Howver, the remaining stories are not interesting at all. Onda Riku's Anata to yoru to ongaku to ("You, the night and music") has an interesting setting, at a radio station, but is a mediocre story. And the strangest part is that it is less of a homage to The A.B.C. Murders, than to Ellery Queen's The Mad Tea Party or The Finishing Stroke. Kanou Tomoko's Neko no Ie no Alice ("Alice of the House of Cats") does revolve around a plot of poisoned cats (yes, in alphabetical order), but is full of distracting Alice in Wonderland references. Which again reminds more of Queen than Christie.Nukui Tokurou's Rensa suru Suuji ("Connected Numbers") is actually bad, with bad pacing in story, a bad plot and bad characters. I won't even bother writing about it.

Compared to the very entertaining Y no Higeki, this anthology is mostly disappointing. The A.B.C. Murders is one of the most famous detective stories ever and you'd think writers should be able to do more with the ingenious theme of the book. And not really related to that, but maybe I should finally start reading Alice in Wonderland.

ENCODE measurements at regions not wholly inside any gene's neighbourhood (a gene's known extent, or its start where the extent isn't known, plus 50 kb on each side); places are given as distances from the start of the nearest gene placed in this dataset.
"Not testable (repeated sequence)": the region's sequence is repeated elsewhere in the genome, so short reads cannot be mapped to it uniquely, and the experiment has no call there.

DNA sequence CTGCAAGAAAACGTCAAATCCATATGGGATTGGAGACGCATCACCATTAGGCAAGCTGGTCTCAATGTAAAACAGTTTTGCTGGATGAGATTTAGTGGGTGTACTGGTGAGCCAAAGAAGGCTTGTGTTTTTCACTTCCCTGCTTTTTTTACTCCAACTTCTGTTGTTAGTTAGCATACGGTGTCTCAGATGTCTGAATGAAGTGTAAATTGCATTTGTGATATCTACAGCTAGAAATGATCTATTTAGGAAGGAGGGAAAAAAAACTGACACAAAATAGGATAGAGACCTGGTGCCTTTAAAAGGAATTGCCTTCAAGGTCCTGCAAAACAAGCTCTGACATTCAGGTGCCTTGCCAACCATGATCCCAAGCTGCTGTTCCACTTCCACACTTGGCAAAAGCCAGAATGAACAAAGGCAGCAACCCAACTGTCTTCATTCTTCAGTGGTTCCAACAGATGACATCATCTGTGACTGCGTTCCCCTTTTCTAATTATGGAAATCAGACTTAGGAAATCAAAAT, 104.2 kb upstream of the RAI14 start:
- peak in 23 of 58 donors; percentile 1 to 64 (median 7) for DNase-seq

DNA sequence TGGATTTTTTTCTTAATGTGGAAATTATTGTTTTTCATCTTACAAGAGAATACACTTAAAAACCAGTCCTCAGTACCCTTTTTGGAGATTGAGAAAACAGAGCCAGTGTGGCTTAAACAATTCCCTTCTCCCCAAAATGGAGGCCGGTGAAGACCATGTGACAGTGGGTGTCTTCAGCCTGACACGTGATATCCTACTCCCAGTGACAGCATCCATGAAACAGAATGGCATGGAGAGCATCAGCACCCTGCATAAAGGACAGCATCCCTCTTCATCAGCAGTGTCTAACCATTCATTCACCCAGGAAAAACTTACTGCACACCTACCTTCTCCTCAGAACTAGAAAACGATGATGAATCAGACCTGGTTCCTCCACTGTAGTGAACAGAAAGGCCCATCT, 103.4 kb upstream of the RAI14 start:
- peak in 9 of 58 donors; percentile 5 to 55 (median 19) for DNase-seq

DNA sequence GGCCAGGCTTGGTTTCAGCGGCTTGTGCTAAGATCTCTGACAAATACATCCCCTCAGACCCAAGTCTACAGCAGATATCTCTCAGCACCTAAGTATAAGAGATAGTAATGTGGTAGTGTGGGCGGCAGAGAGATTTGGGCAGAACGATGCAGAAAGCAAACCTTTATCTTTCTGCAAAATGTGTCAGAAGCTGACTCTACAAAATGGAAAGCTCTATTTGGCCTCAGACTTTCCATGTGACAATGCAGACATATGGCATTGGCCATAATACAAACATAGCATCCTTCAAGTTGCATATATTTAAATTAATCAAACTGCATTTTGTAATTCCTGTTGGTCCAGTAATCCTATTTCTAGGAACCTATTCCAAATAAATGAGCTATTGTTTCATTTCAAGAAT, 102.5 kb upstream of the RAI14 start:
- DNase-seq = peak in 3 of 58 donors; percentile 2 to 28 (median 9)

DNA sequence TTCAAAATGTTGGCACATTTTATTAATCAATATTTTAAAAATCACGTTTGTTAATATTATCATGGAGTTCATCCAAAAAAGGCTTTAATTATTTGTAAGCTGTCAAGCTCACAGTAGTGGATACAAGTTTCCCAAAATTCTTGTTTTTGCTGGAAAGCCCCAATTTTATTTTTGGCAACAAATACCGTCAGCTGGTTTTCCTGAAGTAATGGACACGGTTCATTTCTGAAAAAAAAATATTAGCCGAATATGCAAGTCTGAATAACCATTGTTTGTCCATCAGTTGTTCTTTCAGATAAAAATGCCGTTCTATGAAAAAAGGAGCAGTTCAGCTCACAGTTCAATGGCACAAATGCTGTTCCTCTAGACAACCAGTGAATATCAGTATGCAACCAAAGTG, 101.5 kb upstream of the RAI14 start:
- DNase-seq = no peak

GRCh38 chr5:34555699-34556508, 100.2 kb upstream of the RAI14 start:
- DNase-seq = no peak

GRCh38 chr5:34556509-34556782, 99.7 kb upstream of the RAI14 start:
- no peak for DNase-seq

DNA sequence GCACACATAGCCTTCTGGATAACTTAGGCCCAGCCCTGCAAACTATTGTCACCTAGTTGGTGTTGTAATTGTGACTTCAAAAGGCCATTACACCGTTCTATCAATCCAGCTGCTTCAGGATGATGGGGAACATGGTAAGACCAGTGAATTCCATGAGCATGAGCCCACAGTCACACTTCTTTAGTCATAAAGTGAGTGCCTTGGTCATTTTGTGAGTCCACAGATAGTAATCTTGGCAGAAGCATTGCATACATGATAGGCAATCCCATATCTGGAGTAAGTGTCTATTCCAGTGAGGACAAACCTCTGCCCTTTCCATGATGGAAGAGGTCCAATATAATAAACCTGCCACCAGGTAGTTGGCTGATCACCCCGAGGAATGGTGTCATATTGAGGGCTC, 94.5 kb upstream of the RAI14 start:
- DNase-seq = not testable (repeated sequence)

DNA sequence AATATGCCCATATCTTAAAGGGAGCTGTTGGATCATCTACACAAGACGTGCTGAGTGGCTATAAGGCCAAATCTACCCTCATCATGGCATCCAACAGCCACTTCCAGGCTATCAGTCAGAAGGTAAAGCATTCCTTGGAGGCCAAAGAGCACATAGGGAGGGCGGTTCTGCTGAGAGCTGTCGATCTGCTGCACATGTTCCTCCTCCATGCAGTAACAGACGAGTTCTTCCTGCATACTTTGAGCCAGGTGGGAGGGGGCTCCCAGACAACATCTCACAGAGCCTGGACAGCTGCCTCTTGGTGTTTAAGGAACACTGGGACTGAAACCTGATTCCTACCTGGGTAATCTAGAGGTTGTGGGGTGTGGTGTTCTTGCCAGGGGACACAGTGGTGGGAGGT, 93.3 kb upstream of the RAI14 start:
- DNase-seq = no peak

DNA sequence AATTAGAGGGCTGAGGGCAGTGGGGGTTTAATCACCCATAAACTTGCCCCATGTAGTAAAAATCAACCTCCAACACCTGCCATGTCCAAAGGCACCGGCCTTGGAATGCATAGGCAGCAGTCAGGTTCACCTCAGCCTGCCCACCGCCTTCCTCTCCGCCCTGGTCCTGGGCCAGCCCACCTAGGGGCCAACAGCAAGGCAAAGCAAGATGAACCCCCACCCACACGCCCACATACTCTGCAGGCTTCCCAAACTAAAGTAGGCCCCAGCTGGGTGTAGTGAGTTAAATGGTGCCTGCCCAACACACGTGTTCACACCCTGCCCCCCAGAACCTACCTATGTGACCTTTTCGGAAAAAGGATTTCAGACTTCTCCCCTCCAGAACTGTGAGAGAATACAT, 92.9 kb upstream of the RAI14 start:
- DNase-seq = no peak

Luckily I read The Columbo Collection afterwards, a new collection of Columbo short stories! Written by series creator William Link and published by Crippen & Landru, this set of 12 stories revive the old show. In a new setting though. It's hard to imagine the lieutenant using a cell phone. But he does. Still, what is there to complain about a continuation of good old Columbo, who'll keep hounding his suspect till he catches them on one small mistake?

Even though the series stopped many years ago, reading these stories will make you realize Columbo is a series that will never age. While these short stories are indeed short (compared to the 60 till 90 minutes episodes), the psychological fencing between murderer and Columbo is still as entertaining as ever. Looking for the one mistake the murderer made is still as exciting as ever. And everyone will read Columbo's lines with Peter Falk's voice in their heads. It's classic Columbo, in 2010. And it's good. 

Original Japanese title(s): 『ABC殺人事件』/有栖川有栖 「ABCキラー」/恩田陸 「あなたと夜と音楽と」/加納朋子 「猫の家のアリス」/貫井徳郎 「連鎖する数字」/法月綸太郎 「ABCD包囲網」